In our case, we observed a complication originating from the technical core of the endograft. The Ovation stent graft was conceived to accommodate a broader range of aorto-iliac anatomy with a proximal aortic neck seal mechanism designed to conform to and accommodate the aortic neck [4, 5]. The aortic body contains a network of inflatable channels that fill dedicated rings during deployment with a low-viscosity, radiopaque fill polymer that remains in situ to create an effective seal to the aortic neck. Therefore, aortic neck size and circumferential calcification must be critically evaluated before choosing this endograft. Moderate stenosis has been previously described as a normal finding after Ovation stent graft implantation , but the present report appears to be the first to describe a critical narrowing of the aortic neck causing lower limb ischemia.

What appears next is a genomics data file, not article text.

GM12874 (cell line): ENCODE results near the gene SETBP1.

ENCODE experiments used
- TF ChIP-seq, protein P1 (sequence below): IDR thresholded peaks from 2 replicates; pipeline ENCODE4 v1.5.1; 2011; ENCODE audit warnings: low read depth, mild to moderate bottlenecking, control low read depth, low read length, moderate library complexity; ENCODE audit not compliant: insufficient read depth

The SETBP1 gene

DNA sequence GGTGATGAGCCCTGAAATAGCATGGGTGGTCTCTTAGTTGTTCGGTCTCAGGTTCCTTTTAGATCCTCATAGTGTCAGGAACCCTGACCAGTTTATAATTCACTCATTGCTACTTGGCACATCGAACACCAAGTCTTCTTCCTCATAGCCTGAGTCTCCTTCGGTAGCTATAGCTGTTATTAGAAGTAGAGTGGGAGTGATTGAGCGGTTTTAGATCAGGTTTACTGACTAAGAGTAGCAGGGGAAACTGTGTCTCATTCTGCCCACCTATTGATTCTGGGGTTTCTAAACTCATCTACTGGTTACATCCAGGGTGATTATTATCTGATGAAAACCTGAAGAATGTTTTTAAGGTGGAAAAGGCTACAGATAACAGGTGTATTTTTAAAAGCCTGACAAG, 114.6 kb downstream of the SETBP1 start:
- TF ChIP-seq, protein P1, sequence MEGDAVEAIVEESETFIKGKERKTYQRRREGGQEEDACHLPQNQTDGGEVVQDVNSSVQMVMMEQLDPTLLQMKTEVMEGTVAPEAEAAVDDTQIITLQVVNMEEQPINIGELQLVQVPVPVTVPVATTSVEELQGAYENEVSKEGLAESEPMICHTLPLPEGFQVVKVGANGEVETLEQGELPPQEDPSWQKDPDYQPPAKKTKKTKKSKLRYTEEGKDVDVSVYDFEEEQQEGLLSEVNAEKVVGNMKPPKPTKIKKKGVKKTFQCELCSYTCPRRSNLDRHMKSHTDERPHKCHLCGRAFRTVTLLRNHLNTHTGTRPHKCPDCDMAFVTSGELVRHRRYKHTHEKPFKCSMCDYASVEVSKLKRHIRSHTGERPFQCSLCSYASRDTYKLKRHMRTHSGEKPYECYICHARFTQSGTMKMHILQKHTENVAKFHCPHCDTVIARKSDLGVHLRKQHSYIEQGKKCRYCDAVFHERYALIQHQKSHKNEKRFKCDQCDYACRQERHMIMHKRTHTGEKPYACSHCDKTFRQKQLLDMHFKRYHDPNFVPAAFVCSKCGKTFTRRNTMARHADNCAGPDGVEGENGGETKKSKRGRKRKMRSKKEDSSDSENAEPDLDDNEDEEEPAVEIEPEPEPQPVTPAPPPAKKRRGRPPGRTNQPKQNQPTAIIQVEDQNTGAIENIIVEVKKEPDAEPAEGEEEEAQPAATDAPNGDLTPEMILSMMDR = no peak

The sealing mechanism occurs via radial force expressed by the polymer-filled rings. This aortic volume expands externally even though a residual volume occupies the endograft lumen [6, 7]. If the neck is heavily and circumferentially calcified, the rings may fail to expand outside and converge toward the center of the endograft, narrowing the aortic lumen. Moreover, in our case, ring oversizing (typically about 20% of the anchoring neck) appeared to be excessive If we consider an original aortic neck of 20 mm, the proper oversizing for the endograft would have been 23 mm. In our patient, the proximal neck of the implanted endograft measured 29 mm. Considering these factors, we speculate that the narrowing had two causes: a calcified neck that pushed the rings inward and an excessive ring oversizing that almost completely filled the device lumen.